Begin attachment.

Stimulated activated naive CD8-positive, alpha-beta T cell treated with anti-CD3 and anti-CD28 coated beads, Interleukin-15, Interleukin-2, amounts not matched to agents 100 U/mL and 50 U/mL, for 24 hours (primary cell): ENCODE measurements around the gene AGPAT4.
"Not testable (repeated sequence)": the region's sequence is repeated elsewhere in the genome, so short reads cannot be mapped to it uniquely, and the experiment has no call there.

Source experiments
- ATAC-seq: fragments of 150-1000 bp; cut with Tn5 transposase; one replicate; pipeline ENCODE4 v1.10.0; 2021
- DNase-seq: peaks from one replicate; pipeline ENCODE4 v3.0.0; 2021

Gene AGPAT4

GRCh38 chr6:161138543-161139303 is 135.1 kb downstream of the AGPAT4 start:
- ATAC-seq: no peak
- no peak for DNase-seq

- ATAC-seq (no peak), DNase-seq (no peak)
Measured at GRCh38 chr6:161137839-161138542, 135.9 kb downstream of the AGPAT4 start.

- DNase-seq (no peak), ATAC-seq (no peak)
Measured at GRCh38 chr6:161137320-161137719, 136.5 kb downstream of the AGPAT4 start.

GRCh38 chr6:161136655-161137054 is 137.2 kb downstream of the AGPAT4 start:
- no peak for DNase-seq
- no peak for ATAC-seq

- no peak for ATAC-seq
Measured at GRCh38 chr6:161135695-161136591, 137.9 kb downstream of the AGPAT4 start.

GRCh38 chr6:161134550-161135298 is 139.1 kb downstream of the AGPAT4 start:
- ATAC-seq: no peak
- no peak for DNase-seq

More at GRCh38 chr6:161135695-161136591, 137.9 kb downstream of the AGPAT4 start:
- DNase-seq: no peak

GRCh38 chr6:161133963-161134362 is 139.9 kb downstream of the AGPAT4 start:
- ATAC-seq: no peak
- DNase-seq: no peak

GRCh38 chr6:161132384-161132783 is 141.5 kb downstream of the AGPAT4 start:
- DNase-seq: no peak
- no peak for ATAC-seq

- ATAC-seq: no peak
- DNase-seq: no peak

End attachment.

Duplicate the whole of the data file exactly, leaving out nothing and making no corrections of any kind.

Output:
Stimulated activated naive CD8-positive, alpha-beta T cell treated with anti-CD3 and anti-CD28 coated beads, Interleukin-15, Interleukin-2, amounts not matched to agents 100 U/mL and 50 U/mL, for 24 hours (primary cell): ENCODE measurements around the gene AGPAT4.
"Not testable (repeated sequence)": the region's sequence is repeated elsewhere in the genome, so short reads cannot be mapped to it uniquely, and the experiment has no call there.

Source experiments
- ATAC-seq: fragments of 150-1000 bp; cut with Tn5 transposase; one replicate; pipeline ENCODE4 v1.10.0; 2021
- DNase-seq: peaks from one replicate; pipeline ENCODE4 v3.0.0; 2021

Gene AGPAT4

GRCh38 chr6:161138543-161139303 is 135.1 kb downstream of the AGPAT4 start:
- ATAC-seq: no peak
- no peak for DNase-seq

- ATAC-seq (no peak), DNase-seq (no peak)
Measured at GRCh38 chr6:161137839-161138542, 135.9 kb downstream of the AGPAT4 start.

- DNase-seq (no peak), ATAC-seq (no peak)
Measured at GRCh38 chr6:161137320-161137719, 136.5 kb downstream of the AGPAT4 start.

GRCh38 chr6:161136655-161137054 is 137.2 kb downstream of the AGPAT4 start:
- no peak for DNase-seq
- no peak for ATAC-seq

- no peak for ATAC-seq
Measured at GRCh38 chr6:161135695-161136591, 137.9 kb downstream of the AGPAT4 start.

GRCh38 chr6:161134550-161135298 is 139.1 kb downstream of the AGPAT4 start:
- ATAC-seq: no peak
- no peak for DNase-seq

More at GRCh38 chr6:161135695-161136591, 137.9 kb downstream of the AGPAT4 start:
- DNase-seq: no peak

GRCh38 chr6:161133963-161134362 is 139.9 kb downstream of the AGPAT4 start:
- ATAC-seq: no peak
- DNase-seq: no peak

GRCh38 chr6:161132384-161132783 is 141.5 kb downstream of the AGPAT4 start:
- DNase-seq: no peak
- no peak for ATAC-seq

- ATAC-seq: no peak
- DNase-seq: no peak